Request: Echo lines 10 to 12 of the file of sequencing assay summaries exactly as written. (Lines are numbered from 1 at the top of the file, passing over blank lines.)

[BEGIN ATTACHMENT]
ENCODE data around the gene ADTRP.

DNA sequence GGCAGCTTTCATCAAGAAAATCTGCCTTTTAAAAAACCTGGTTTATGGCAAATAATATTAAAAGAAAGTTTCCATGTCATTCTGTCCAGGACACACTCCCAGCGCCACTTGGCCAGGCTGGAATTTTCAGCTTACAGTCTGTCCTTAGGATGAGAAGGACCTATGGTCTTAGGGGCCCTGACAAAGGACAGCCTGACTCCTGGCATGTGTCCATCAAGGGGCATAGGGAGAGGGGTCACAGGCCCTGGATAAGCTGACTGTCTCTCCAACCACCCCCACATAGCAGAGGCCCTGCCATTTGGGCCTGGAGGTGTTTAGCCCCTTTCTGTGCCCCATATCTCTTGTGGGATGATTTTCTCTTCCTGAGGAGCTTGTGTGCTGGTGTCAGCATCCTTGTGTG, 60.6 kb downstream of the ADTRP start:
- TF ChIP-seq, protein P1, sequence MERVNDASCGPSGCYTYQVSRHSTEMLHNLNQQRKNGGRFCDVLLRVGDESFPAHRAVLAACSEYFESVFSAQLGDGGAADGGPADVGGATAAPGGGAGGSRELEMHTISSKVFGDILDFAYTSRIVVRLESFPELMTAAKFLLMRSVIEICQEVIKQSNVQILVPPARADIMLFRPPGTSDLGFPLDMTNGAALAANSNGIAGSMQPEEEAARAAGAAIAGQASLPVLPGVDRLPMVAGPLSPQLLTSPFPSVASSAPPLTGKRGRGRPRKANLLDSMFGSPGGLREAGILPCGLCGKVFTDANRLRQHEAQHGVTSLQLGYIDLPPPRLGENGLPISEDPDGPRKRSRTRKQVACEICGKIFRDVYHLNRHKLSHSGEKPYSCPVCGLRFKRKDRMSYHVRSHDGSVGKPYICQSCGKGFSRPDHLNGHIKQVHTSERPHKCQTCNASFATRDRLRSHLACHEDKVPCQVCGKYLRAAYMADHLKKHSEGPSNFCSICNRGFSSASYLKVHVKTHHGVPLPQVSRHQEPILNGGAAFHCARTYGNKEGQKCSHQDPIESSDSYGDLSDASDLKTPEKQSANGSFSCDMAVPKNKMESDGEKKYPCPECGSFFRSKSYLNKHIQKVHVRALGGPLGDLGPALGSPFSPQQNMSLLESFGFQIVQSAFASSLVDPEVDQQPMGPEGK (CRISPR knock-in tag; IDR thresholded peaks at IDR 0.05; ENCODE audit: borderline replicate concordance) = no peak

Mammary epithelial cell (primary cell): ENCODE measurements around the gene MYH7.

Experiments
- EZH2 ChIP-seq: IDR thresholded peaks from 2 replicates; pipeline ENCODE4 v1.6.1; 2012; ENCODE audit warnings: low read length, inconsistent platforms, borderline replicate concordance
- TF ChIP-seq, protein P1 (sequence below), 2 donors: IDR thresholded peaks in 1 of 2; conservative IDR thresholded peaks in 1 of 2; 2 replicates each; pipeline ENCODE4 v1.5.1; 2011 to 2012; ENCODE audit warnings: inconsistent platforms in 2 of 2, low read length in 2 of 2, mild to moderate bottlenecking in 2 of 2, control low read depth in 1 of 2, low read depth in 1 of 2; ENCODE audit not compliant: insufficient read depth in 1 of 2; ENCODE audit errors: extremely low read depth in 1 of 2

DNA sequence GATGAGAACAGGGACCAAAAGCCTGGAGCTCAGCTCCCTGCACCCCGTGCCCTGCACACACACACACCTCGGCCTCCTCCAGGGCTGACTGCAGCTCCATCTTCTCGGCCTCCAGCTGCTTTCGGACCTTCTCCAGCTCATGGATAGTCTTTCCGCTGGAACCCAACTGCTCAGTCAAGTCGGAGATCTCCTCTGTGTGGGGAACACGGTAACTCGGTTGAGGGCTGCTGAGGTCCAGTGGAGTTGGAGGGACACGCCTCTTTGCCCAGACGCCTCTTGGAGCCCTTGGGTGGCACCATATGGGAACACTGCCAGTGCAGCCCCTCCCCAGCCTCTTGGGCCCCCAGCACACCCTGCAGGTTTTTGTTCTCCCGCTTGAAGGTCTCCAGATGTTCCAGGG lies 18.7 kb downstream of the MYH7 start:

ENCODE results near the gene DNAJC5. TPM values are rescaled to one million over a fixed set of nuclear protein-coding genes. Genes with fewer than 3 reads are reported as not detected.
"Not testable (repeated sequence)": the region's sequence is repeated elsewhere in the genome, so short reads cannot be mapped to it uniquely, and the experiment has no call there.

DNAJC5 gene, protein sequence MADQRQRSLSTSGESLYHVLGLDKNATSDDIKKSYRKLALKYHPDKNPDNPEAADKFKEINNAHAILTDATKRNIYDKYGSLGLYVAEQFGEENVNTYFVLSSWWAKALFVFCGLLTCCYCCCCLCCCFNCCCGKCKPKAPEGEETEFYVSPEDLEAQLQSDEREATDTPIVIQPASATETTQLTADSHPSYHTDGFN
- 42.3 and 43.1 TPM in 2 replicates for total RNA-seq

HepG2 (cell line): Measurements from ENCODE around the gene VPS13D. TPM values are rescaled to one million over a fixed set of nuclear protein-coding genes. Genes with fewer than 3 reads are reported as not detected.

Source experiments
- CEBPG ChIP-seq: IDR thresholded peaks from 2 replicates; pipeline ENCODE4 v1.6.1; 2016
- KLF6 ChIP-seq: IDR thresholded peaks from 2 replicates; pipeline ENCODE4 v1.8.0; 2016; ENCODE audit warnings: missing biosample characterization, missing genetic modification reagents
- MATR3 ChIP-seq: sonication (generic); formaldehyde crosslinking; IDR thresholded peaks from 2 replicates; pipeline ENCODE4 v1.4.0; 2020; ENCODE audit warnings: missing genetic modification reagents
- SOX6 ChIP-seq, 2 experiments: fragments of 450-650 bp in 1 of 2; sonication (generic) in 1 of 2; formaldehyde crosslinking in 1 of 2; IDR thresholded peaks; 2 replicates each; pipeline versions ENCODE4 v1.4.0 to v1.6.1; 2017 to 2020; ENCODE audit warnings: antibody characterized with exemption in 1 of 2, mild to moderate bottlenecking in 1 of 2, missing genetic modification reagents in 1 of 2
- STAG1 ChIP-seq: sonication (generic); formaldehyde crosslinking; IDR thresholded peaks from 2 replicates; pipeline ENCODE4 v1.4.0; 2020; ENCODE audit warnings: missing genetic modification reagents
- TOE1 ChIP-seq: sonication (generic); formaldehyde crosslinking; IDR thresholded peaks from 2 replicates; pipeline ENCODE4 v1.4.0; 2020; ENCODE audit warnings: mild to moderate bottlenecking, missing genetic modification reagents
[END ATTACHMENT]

"Not testable (repeated sequence)": the region's sequence is repeated elsewhere in the genome, so short reads cannot be mapped to it uniquely, and the experiment has no call there.

DNAJC5 gene, protein sequence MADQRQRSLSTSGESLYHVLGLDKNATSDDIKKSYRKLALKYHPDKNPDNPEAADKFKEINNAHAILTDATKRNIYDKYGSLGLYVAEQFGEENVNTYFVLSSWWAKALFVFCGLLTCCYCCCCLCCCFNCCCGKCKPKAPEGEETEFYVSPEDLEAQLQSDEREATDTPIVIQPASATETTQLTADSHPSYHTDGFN
- 42.3 and 43.1 TPM in 2 replicates for total RNA-seq